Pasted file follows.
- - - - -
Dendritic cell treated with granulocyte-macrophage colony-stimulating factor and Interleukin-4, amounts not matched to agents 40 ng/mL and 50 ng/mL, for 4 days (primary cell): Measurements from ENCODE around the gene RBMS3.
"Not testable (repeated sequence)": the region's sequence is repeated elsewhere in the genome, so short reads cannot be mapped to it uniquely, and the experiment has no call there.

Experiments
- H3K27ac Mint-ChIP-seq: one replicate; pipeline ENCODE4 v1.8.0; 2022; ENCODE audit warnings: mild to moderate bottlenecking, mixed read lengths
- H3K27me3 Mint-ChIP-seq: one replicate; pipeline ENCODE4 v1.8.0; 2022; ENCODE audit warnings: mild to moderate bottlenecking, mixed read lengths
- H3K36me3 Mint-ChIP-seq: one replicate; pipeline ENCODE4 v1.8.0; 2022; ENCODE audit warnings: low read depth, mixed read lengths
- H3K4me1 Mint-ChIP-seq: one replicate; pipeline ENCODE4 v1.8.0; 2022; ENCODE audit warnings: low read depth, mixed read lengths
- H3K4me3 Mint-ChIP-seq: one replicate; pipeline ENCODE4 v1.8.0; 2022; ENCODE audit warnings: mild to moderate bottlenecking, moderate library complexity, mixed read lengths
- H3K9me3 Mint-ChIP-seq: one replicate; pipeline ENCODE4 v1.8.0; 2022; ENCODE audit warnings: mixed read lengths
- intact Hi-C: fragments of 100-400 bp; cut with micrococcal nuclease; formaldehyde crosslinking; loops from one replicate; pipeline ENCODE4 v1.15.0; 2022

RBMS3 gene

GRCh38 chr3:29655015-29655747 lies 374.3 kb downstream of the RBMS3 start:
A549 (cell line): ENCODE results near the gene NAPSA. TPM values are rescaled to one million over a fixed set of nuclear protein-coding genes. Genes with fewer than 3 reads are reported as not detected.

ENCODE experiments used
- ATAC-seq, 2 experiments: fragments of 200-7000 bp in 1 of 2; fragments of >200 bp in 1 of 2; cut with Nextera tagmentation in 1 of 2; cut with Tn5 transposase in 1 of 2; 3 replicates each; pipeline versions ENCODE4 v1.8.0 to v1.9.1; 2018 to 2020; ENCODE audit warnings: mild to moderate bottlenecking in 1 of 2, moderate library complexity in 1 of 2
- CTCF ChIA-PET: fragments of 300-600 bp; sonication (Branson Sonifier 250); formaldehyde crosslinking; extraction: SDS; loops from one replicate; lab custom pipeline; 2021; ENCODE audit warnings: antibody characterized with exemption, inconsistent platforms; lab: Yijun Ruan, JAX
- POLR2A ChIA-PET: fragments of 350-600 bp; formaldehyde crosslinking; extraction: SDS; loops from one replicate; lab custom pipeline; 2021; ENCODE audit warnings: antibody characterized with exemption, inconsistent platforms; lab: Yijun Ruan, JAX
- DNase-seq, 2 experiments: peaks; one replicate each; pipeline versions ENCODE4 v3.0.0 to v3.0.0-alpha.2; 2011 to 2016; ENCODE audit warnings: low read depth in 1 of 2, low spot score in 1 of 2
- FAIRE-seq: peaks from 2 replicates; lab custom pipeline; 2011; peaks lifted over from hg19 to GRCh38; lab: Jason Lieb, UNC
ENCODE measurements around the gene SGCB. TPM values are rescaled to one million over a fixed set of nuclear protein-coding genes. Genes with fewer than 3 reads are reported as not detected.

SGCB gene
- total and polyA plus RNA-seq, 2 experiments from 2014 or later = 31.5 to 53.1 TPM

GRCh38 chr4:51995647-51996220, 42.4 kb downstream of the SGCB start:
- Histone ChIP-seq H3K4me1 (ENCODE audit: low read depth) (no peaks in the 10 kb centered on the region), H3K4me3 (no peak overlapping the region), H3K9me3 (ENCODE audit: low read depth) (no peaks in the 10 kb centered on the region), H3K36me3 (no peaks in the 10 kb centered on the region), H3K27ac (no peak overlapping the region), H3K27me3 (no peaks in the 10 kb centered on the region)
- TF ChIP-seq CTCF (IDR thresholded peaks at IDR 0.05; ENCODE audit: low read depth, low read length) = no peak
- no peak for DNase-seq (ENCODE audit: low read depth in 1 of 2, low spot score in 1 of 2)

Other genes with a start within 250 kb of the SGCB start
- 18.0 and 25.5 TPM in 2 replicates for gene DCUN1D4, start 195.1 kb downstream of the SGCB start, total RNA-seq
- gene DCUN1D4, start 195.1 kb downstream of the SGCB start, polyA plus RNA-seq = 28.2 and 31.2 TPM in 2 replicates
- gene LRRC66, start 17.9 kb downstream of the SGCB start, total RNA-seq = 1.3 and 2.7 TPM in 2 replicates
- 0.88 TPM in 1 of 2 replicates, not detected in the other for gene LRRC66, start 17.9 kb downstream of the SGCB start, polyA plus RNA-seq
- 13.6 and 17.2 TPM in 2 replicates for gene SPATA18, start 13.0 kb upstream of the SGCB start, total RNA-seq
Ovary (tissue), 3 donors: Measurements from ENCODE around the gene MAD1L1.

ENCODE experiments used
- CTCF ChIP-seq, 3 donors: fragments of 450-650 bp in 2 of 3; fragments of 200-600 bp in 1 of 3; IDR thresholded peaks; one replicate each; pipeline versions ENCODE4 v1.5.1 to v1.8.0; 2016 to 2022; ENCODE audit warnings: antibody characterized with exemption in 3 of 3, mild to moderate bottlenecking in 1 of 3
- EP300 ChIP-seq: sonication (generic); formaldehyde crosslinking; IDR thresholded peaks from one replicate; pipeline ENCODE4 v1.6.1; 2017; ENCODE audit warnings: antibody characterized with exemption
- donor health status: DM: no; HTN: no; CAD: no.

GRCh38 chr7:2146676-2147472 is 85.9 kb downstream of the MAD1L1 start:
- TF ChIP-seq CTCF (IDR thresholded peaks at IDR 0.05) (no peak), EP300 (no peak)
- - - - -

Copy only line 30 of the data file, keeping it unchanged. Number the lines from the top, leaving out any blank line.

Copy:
- gene LRRC66, start 17.9 kb downstream of the SGCB start, total RNA-seq = 1.3 and 2.7 TPM in 2 replicates